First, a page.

Council on Foundations and National League of Cities will convene three conversations across the United States on racial equity. With support from the Lumina Foundation, philanthropic and government leaders will come together to raise awareness about the social impact of structural racism while highlighting current efforts to dissolve and resolve racial conflict and disparity. Elected and appointed city, county, and state officials will join philanthropists in a panel discussion to identify how philanthropy and government can take actions that confront and dismantle structural racism.
- 9:00 - 9:30 a.m. — Networking Breakfast
- 9:30 - 11:00 a.m. — Racial Equity Forum
- 11:00 - 11:30 a.m. — Q&A
Senior Program Manager, The California Endowment
Ms. Padilla-Valverde, a physician assistant and health educator practioning family medicine, women’s health and homeless health for 25 years, is Senior Program Manager overseeing the strategic grantmaking in Salinas as part of the 10-year Building Healthy Communities (BHC) initiative. Lauren has supported the development of leadership at the grassroots and systems level to address structural root causes of health inequities through a healing informed, racial justice lens. Her grantmaking strategy has focused on the application of a racial justice lens through an investment in the leadership of those most impacted by systemic inequities. This racial justice vision has now expanded regionally and in early 2018, East Salinas BHC launched Towards a Racially Equitable Monterey County, an ecosystem of stakeholders in government, philanthropy, business and resident leaders working to internalize and deepen racially equity as a core value to realize systems transformation. Her vision for racially equitable system change in government, education, and philanthropy are informing the field of philanthropy. Prior to TCE, Padilla-Valverde was professor, director and chair of the Joint Master of Science in Physician Assistant Studies, Master of Public Health Program at Touro University-California. There, she oversaw the development of an innovated program that graduates health care providers in both medicine and public health with a focus on increasing health professionals of color who are from disinvested communities in California. The program is a national model in PA education and continues to graduate a high number of students of color who continue to work California’s health professional shortage areas to this day.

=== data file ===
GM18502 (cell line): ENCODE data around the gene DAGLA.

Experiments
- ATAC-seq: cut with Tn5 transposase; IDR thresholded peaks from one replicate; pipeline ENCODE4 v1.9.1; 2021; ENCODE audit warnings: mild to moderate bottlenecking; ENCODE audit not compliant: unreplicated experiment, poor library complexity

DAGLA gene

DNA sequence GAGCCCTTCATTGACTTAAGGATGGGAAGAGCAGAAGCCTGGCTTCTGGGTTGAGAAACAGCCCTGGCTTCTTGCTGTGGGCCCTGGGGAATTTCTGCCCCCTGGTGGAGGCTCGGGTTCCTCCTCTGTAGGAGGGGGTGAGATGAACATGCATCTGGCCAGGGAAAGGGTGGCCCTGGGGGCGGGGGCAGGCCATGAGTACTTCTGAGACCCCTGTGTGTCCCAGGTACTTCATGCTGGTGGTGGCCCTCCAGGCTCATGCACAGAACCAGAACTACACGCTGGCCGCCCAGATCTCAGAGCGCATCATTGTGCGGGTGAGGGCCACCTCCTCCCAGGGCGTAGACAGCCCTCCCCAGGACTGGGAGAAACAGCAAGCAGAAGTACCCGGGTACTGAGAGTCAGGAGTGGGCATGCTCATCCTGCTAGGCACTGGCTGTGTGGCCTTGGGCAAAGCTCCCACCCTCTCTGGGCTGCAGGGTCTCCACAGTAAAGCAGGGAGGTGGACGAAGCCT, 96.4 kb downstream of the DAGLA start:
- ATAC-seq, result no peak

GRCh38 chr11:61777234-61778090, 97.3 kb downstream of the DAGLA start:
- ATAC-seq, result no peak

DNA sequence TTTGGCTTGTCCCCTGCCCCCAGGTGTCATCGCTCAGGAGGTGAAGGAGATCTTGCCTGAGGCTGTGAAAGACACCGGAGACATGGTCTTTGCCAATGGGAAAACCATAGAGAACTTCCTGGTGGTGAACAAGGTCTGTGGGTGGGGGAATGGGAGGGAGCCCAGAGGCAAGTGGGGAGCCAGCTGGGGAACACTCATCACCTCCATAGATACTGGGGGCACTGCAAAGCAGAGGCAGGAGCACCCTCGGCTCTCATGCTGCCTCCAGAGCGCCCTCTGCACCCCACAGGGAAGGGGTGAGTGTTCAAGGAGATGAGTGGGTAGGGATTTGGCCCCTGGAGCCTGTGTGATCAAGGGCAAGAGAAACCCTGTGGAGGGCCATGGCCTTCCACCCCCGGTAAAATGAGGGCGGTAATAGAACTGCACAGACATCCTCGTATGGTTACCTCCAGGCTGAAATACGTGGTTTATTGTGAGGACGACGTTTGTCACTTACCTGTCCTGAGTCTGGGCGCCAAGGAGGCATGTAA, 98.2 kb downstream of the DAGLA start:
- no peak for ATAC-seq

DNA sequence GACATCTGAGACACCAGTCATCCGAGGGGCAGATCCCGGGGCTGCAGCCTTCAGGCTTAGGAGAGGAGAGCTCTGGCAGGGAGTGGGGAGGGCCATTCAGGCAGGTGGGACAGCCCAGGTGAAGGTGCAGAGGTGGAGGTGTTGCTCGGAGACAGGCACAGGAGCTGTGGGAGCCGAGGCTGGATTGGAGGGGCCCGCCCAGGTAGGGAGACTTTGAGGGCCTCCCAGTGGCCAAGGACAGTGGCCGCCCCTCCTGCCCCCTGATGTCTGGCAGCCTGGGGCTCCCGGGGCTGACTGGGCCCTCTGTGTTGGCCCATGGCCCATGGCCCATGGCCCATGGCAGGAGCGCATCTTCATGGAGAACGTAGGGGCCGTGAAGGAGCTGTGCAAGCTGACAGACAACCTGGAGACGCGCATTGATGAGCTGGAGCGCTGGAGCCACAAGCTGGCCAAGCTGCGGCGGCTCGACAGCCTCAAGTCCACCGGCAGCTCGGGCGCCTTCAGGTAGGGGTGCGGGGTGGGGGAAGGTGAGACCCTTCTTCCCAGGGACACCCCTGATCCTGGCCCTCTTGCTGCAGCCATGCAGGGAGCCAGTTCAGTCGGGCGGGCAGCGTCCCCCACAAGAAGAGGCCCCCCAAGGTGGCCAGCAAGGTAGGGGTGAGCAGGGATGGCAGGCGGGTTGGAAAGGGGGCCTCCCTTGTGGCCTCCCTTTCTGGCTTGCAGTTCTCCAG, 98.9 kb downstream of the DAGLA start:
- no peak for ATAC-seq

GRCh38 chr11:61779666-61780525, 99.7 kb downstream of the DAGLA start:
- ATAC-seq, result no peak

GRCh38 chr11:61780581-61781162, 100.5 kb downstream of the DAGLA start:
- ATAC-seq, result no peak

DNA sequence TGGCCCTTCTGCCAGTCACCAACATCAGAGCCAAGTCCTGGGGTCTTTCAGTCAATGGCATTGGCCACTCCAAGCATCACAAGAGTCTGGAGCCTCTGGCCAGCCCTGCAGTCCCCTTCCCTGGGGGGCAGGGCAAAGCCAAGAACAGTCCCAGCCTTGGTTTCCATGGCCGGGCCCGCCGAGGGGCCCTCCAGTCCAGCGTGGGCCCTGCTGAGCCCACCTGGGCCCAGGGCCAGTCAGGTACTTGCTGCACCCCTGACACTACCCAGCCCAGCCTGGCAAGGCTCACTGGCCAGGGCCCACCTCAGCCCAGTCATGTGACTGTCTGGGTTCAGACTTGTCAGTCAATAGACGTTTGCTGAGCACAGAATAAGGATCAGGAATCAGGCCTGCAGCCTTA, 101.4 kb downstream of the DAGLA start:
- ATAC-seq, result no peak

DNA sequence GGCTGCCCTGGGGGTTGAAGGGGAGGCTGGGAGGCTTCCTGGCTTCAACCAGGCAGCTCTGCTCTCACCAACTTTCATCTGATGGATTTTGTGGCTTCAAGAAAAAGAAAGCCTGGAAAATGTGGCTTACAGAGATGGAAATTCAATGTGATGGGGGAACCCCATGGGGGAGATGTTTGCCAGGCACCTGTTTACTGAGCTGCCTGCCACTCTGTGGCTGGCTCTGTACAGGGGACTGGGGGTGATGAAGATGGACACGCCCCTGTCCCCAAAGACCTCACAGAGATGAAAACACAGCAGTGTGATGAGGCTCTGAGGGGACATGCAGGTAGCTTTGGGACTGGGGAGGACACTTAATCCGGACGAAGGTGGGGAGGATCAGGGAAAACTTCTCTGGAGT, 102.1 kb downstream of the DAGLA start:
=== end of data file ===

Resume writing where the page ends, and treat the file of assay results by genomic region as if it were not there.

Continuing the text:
Crystal Crawford, JD
Program Director, The California Wellness Foundation
Crystal D. Crawford is a program director at The California Wellness Foundation where she currently manages grantmaking related to diversity in the health professions; women of color at risk for, or living with, HIV, AIDS and other sexually transmitted infections; and employment for women who have been incarcerated. Her responsibilities include reviewing letters of interest, requesting and evaluating grant proposals, conducting site visits, making funding recommendations and monitoring active grants. Prior to joining Cal Wellness in August 2012, Crawford was CEO of the California Black Women’s Health Project (CABWHP), the only statewide organization solely devoted to improving the health of California’s black women and girls through policy, advocacy, education and outreach. Prior to her role as CEO, she was CABWHP’s director of public policy. Before working in the nonprofit, public interest sector, Crawford was a litigation associate with nationally renowned corporate law firms in Los Angeles, Boston and New York, as well as a public school teacher.
Mayor Karen Freeman-Wilson
Mayor of Gary, Indiana
Karen Freeman-Wilson has been the Mayor of her hometown of Gary, Indiana since January 2012 becoming the first female to lead the city of Gary and the first African-American female Mayor in the state of Indiana. Inheriting a city with decades of decline, she has taken a multi-faceted approach toward an overall renaissance in the city. In addition to focusing on traditional steel; logistics and manufacturing to drive job creation and economic development, the success of arts and cultural projects in the city have contributed to enhance the quality of place in Gary.
Mayor Freeman-Wilson is the First Vice President of the National League of Cities, serves on the NLC Board Executive Committee, Co-Chair of the Presidential Task Force and the REAL (Race Equity and Leadership) Council. She previously chaired NLC’s Crime Prevention and Public Safety Committee and served as second Vice President of the NLC Leadership and Board of Directors in 2016. Mayor Freeman-Wilson is also Chairperson of the Criminal and Social Justice Committee of the U.S. Conference of Mayors and the Mayors/Police Chiefs Working Group on Police Community Relations. Freeman-Wilson is a member of the USCM Advisory Board and chaired the committee that authored the U.S. Conference of Mayors’ publication on building police and community trust.
Mayor Betsy Hodges
Former Mayor of Minneapolis, Minnesota
Betsy Hodges was the 47th mayor of Minneapolis. In her role as mayor, she focused on three clear goals: running the city well, growing a great city and increasing equity. Her priorities were ensuring the City works well for everyone and that all people can contribute to – and benefit from – the growth and prosperity of Minneapolis.
Some of Mayor Hodges' key initiatives included: her Cradle to K Cabinet, creating a Zero Waste Minneapolis, improving police-community relations, and helping small businesses thrive.
A speaker, writer, and consultant, Mayor Hodges currently serves as a Senior Advisor for Cities United, a consultant to organizations working with cities to improve equitable outcomes for people of color. Mayor Hodges recently served as a Residential Fellow at the Harvard Kennedy School Institute of Politics.